Still looking for that perfect holiday present for that special someone? Why not name a mathematical theorem after them? After all, nothing says love like a whole bunch of cosines.

Meet the Clusterwink snail: a snail that looks, and acts, a lot like a Christmas tree light. When threatened, the fingernail-sized snail generates pulses of bioluminescent light from a single spot on it body and the snail’s opaque shell diffuses the blue-green spectrum of that light, making the whole shell glow.

2,400 year old pot of soup found by archaeologists in China.

Massive volcanic activity may have played a big role in the Permian Extinction and the death of the dinosaurs.

 

Geminid Meteor Shower

by Katie Bowell, Curator of Cultural Interpretation

A Geminid Meteor over Florida

I know some of you may have felt a little let down when this year’s Leonid Meteor Shower wasn’t too spectacular in Colorado this year. However, the skies may make it up to us tonight with the Geminid Meteor Shower.

After the moon sets (around midnight or so), there will be nothing to block the view of what may end up being over 100 meteors/hour streaking across the sky.

If you want to see the meteor shower, find a spot away from light pollution and look to the northeast. We’re supposed to have a partially clear night here in Colorado, so it should be pretty special.

Enjoy and, as always, good seeing!

Magnetic Filament Erupts on the Sun

by Katie Bowell, Curator of Cultural Interpretation

A magnetic filament more than 50 times wider than the Earth has been errupting on the Sun since Saturday, December 4th.

Magnetic filaments are threads of hot, charged plasma formed in magnetic loops on the sun that, when seen in profile, look like giant, glowing loops of fire called “prominences” extending out from the sun.

When NASA first saw this magnetic filament, it was more than 250,000 miles long. By early this morning, the loop of plasma stretched more than 435,000 miles long – the full radius of the Sun (and the largest recorded one I can find mention of).

There’s a chance that this long filament will break apart as coronal mass ejections, releasing plasma, magnetic fields and electromagnetic radiation into space. It’s an incredible sight to see.

Want to see the prominence for yourself? If you have a telescope with ultraviolet filters, you can. If anyone takes photos of the magnetic filament, we’d love to see them!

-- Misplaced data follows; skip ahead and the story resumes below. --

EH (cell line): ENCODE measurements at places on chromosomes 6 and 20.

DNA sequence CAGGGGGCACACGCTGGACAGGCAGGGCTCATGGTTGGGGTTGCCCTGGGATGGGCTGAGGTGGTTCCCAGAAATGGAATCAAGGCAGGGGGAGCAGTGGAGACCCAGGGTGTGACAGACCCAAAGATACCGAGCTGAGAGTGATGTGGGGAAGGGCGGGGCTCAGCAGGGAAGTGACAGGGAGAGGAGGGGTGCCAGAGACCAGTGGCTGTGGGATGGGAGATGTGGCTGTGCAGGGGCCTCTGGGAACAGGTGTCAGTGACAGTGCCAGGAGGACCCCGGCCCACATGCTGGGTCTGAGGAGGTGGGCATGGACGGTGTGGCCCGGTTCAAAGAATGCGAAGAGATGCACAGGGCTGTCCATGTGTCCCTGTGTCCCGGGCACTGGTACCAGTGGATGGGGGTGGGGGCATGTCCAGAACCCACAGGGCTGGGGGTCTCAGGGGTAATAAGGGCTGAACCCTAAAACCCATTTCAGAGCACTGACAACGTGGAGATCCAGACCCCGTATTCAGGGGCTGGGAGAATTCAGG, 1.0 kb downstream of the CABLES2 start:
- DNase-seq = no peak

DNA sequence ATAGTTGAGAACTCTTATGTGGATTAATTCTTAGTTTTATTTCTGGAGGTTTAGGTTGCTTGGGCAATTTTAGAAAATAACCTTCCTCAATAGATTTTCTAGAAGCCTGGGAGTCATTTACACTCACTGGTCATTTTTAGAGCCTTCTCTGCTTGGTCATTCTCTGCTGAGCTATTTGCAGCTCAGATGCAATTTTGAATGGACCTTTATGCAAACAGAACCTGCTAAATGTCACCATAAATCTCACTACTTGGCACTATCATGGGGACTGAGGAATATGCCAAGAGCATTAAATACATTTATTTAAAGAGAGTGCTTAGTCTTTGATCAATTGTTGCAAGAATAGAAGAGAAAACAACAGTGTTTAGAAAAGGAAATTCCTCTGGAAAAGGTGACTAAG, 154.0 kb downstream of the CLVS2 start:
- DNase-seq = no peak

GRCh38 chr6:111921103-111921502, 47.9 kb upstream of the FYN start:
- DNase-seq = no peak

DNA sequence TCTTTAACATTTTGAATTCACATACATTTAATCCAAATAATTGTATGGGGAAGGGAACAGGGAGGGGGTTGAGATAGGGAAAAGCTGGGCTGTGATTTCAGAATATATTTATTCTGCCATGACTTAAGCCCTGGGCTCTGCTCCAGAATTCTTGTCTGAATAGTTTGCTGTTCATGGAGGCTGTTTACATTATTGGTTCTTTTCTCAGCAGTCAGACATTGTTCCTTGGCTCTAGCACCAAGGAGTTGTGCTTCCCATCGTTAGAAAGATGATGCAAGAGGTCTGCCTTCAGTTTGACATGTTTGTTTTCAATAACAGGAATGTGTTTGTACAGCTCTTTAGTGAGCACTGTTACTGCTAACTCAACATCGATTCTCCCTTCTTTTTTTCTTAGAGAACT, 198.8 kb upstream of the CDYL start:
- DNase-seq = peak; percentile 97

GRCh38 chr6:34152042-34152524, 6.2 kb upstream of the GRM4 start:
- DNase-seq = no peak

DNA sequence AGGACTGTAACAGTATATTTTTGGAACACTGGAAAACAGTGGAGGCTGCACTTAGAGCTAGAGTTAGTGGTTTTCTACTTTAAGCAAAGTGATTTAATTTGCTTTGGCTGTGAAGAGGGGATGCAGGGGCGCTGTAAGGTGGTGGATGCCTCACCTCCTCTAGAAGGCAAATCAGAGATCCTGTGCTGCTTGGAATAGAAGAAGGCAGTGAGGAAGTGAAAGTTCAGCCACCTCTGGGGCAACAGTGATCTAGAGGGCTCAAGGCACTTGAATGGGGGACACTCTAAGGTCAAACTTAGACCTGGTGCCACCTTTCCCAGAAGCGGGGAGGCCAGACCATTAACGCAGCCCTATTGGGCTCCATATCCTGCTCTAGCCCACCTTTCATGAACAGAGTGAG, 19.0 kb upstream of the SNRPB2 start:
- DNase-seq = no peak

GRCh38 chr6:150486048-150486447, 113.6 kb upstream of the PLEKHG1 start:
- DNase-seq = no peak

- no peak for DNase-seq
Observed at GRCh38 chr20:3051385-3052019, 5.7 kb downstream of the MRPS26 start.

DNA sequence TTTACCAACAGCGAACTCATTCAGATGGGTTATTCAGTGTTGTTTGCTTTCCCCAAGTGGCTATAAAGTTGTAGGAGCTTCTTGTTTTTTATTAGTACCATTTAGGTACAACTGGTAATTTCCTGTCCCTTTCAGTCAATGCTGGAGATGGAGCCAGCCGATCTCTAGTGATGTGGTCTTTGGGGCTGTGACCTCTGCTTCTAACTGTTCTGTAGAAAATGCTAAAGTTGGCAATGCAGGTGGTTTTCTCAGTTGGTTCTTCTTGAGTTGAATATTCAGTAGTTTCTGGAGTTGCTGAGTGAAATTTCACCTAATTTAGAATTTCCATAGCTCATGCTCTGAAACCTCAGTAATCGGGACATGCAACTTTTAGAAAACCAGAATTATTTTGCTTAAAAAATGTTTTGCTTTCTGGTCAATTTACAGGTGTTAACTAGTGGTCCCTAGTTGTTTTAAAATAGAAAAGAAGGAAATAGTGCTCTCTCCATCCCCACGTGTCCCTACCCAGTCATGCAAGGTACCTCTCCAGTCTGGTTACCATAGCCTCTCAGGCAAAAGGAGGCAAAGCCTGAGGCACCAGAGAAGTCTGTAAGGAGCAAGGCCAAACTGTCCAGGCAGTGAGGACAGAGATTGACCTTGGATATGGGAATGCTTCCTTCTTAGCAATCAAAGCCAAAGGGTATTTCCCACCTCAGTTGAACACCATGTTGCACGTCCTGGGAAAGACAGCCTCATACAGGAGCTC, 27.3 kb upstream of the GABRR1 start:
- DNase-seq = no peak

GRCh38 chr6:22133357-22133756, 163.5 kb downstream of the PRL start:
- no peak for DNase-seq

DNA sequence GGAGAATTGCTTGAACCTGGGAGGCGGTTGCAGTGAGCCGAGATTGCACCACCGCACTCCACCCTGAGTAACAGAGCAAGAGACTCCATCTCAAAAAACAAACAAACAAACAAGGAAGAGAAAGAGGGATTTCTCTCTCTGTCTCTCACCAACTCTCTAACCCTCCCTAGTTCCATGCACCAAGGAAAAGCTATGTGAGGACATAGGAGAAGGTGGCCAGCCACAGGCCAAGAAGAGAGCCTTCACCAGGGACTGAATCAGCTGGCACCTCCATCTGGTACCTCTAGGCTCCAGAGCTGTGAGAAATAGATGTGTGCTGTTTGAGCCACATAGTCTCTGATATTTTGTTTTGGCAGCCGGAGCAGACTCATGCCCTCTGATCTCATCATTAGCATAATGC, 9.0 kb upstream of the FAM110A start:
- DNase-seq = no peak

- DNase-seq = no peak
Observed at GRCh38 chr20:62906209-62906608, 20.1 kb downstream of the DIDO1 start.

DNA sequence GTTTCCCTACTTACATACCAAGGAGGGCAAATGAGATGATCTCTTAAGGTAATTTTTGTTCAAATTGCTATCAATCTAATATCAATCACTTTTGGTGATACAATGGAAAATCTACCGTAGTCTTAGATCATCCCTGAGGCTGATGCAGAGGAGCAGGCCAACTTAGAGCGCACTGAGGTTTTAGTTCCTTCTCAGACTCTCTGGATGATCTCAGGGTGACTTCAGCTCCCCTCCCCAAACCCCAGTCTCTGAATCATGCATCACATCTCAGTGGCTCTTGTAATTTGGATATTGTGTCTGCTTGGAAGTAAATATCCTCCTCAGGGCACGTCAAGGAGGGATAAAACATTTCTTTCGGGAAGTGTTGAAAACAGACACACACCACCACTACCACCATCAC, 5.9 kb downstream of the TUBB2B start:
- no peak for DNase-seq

You can continue to track the prominence’s development through NASA’s Solar Dynamics Observatory.

Arsenic and Old Lakes, or, NASA Announces a New Life Form

by Katie Bowell, Curator of Cultural Interpretation

Mono Lake

At a conference today, NASA announced that the first known life form to use arsenic to make its DNA and proteins: the bacteria GFAJ-1.

This new life form is a surprise. Out of all the elements on Earth (watch Daniel Radcliffe if you need to remember what they all are), life is mainly composed of carbon, hydrogen, oxygen, nitrogen, sulphur and phosphorus. Other elements just don’t go and insert themselves into that group. Or, at least, they didn’t. GFAJ-1 is able to substitute arsenic for phosphorus, the only known living organism to be able to do this.

Many people are also talking about possible implications from the discovery for astrobiology. If life can grow on Earth outside of the parameters we expect, what extraterrestrial environments could be home to life?

For a summary and analysis of the discovery, read on here.

Pluto: The Biggest Dwarf Planet?

by Katie Bowell, Curator of Cultural Interpretation

New Images of Pluto from the Hubble Space Telescope

Pluto’s had a tough couple of years, hasn’t it? First Eris showed up. An object in our solar system thought to be larger than Pluto, the 2005 discovery of the dwarf planet brought Pluto’s status as a planet into question (in that regard, Eris’ name is quite appropriate: “Eris” was the Greek goddess of discord and strife). Then in 2006, the International Astronomical Union (IAU) declared that Pluto would be reclassified as a “dwarf planet.”

But now, a little bit of good news.

Last month astronomers were able to measure Eris by watching it pass in front of a star (learn more about how they measured Eris here).

By measuring how long the star disappeared behind Eris, a measurement that corresponds to Eris’ size, astronomers now believe that Eris may be no larger than 1,454 miles across. Pluto is believed to be 1,456 miles across. So is Pluto 2 miles wider? Maybe.

The size of both dwarf planets is still being explored, and with measurements so close, the winner of this size contest will likely be debated for quite some time.

However, even if Pluto is bigger than Eris, that doesn’t mean a promotion back to full planet status. Pluto still hasn’t “cleared out” its orbit, joining or consuming the smaller objects in its orbit, one of the three requirements for “planethood” established by the IAU. Pluto’s also in a neighborhood full of similarly-sized bodies, and so its dwarf status is still solid. But after five years of beat downs and demotions, if Pluto does turn out to be the largest dwarf planet, that’s still something to celebrate.

For more on the Pluto planet debate, watch PBS’s The Pluto Files.